“Dreams do come true,” said Libby Lee, widow of architect Mike Lee, who played an integral part in the creation of two new facilities in the Dothan-Houston County Library System. “This is part of a dream that really did come true for everybody – not just for those involved but for everybody. It’s wonderful for my family to be a part of it.”
Mr. Lee was recognized for his role in bringing a new main library building and a branch at Westgate Park into existence during Monday morning’s grand-opening celebration at the main facility.
“As long as you remember someone, they live on,” Mrs. Lee continued. “You live on through things. It’s a good feeling to walk around and see this, to see the closeness of the people.
“We’ve loved knowing Mike has been involved with this. And, as a grandmother, I know my grandbabies, my great-great grandbabies and my great-great-great grandbabies will be a part of what Mike did.”
To bring the $7½ million project to fruition took the contributions of hundreds of people. The fund-raising effort to get the project off the ground was a partnership between the Dothan-Houston County Library System board of directors, the city of Dothan, the Houston County Commission and the Wiregrass Foundation.
“This journey began many years ago,” said Steve Roy, library board chairman. “People realized we needed new facilities. This journey began with a challenge grant from the Wiregrass Foundation. The city and county also challenged the library board. Four major entities contributed to this project. We had an original goal of $1million to be raised (by the board). We have raised $1.7 million. This has come from large donations, from people buying bricks and putting change in bottles on restaurant counters. Mary Alice Veale pulled all of that together.
“Even though the buildings are built, if we want to continue the project, the private sector has to continue to step up.”
The day’s celebration was highlighted by a challenge from Raymond Santiago, director of the Miami-Dade (Fla.) Library System.
“What a wonderful day for Dothan and Houston County,” Santiago said as he began his remarks. “You are celebrating the opening of the new library. You are also celebrating an engaged community. You’ve come to an engagement party.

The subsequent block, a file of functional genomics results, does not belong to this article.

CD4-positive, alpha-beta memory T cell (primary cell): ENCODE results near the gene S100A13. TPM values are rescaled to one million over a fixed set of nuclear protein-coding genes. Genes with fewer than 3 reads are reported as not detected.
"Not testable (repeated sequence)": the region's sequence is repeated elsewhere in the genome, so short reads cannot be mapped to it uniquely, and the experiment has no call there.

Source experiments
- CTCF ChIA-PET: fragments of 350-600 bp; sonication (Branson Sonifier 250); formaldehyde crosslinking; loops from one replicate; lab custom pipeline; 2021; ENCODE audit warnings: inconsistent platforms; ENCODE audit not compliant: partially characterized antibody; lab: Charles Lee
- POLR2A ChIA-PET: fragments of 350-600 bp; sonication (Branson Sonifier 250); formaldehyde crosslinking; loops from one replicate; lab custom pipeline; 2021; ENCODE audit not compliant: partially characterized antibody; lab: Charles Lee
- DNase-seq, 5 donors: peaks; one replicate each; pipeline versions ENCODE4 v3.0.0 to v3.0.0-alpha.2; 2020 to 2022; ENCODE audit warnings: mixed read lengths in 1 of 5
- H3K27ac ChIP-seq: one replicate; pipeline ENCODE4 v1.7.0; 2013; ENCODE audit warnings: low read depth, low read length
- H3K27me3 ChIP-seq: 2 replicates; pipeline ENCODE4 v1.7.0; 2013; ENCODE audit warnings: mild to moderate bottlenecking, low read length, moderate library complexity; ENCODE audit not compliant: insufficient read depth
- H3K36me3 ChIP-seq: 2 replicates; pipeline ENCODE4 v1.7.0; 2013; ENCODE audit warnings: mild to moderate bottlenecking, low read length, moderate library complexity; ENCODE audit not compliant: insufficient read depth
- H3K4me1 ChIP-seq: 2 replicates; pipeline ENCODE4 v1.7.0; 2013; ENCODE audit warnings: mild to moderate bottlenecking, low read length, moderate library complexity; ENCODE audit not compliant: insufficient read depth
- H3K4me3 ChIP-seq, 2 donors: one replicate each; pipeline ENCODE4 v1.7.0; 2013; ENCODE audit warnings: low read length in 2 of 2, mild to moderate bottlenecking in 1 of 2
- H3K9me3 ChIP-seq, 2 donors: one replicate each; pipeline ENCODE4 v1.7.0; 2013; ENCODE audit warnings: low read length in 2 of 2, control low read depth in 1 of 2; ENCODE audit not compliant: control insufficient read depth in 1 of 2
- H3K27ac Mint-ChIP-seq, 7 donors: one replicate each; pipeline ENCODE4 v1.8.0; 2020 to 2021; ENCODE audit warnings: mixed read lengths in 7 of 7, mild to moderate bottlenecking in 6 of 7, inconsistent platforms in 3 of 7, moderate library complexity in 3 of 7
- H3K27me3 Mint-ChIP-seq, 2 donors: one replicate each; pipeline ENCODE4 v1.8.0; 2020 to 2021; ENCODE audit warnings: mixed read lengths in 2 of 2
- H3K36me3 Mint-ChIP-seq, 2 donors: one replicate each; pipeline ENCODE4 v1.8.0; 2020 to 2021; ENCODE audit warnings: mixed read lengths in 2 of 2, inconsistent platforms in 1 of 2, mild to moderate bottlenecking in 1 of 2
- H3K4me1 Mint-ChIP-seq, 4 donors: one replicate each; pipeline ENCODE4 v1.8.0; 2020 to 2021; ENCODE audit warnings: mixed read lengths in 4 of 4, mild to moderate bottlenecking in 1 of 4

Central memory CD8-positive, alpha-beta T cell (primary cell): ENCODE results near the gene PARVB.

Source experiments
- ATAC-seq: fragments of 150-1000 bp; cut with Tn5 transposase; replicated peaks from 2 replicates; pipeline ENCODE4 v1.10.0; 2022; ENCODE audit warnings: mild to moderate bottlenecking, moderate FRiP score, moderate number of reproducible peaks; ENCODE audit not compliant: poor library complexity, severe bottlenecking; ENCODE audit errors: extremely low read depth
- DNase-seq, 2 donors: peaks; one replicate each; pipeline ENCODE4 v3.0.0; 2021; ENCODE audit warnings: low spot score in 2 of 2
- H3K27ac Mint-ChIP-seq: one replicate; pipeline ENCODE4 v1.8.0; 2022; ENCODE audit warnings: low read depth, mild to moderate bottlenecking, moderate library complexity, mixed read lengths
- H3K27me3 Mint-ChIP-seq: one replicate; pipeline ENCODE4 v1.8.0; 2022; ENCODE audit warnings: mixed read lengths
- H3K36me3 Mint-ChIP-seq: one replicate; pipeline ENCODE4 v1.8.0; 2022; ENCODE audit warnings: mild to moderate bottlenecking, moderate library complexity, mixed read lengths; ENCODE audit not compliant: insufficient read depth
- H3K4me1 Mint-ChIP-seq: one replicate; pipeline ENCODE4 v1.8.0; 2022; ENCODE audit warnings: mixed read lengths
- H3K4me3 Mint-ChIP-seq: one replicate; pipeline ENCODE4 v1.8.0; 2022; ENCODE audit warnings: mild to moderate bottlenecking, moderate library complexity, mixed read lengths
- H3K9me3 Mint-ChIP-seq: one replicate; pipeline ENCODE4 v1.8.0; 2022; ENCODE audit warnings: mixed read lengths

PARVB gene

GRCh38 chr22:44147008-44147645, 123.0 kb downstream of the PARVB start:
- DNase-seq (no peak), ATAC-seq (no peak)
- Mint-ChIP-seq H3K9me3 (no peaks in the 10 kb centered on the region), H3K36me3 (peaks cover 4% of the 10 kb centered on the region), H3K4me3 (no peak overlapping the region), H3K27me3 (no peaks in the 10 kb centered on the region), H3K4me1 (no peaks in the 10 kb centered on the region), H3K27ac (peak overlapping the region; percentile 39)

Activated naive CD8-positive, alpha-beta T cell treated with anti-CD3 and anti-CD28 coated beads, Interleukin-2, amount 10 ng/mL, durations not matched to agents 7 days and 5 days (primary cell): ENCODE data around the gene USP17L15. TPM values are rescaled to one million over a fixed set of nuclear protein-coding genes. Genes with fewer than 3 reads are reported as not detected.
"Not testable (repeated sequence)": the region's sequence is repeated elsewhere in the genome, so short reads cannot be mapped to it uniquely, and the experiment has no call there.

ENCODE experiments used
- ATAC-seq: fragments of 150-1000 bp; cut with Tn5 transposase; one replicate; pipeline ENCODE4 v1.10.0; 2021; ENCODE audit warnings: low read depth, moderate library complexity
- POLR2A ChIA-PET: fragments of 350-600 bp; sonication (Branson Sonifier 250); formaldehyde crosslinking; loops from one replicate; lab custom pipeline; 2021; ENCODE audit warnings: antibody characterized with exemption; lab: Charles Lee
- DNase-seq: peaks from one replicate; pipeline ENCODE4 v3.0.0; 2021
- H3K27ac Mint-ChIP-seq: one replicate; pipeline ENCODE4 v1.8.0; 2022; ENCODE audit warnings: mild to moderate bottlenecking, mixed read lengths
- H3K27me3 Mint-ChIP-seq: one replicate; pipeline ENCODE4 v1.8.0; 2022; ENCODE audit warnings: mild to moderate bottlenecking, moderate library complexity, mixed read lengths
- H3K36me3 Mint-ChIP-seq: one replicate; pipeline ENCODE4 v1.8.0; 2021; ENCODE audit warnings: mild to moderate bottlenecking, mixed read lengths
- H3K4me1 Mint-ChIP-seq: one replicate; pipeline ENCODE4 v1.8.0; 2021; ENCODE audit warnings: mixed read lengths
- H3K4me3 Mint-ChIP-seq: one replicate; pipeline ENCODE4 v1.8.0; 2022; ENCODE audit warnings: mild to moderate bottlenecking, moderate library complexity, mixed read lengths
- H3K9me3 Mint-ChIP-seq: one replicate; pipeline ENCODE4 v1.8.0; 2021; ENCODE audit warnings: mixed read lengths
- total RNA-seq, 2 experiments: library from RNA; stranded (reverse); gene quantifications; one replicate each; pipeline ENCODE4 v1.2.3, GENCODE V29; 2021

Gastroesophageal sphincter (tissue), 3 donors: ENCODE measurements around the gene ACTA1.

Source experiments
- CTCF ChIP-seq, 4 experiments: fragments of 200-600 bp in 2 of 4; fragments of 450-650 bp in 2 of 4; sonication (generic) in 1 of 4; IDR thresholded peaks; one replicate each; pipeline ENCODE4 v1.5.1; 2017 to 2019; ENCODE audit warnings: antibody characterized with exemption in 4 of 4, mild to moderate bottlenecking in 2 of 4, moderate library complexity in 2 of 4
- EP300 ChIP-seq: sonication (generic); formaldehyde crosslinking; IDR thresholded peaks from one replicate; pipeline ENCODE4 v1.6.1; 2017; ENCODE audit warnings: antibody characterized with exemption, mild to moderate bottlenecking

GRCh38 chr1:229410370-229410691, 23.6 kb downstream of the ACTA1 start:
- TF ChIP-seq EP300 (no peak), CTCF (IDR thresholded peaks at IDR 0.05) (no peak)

“You are living in an engaged community. I congratulate you all. This is the true meaning of community engagement (bringing several entities together to make the construction a reality). What you’ve accomplished in three short years is being admired all around the country and the world.
“The important thing is the journey, not the destination. It wasn’t an easy feat, but you’ve accomplished it. Community engagement is an enduring cornerstone. Public libraries provide leadership, tools, civic engagement. Libraries are leading in the discussion. This will be, is and should continue to be the role of your library.”
As he wrapped up his comments, Santiago listed a number of challenges that lie ahead for the library system.
“What’s next?” Santiago asked. “To maintain and maximize the potential of your library you have to sustain community attachment. There are three places. The first is your home. The second place is your workplace. Where is the third place? Where can people come together to learn? You’re here today raising your public library’s profile. It is the education source of your community.
“Public libraries are not going to go away. But, we must change how we look at libraries – not solely as warehouses for books. Libraries have to serve everybody. Libraries are not for librarians. They need to reflect the community. We are a people business. Libraries are about people, about connecting with people. It must be customer-centric. We have to be flexible. We need to be prepared for the challenge as being a leader in the community. Your library should remain the center of this community.
“You have created the future for your children and your grandbabies.”
Bettye Forbus, director of the Dothan-Houston County Library System, has watched the local library evolve over the course of her 36-year career. She, better than anyone, understands the significance of the opening of the two new facilities. She knows what it took to get to Monday’s grand opening.
“It’s been a long pregnancy,” Forbus said with a smile. “We’ve birthed twins.”
As she studied the crowd mingling through the new facility, Forbus observed, “It’s a wonderful day. We have had a great turnout. That shows how much the community wanted this. People’s ideas about the library are different today. I hope this building reflects that.”
She also noted a change most people didn’t notice Monday.
“You see, with all of the people here, that I’m not walking around asking them to be quiet,” Forbus said. “Libraries are busy places. People are connecting with people here. An engaged community connects the different people together.
“These buildings would not happen without the community. It took every person who made a donation. You can’t do this with just a few people writing large checks.”
The future the library, she notes, rests with the community.
“This is their first look at a beautiful new facility,” Forbus said. “Tomorrow, the library will be nourished and fed by what it reflects of the community. Today, when people leave, I want them to leave knowing this is their library. There are things in a modern library that will appeal to people from the cradle to the grave.”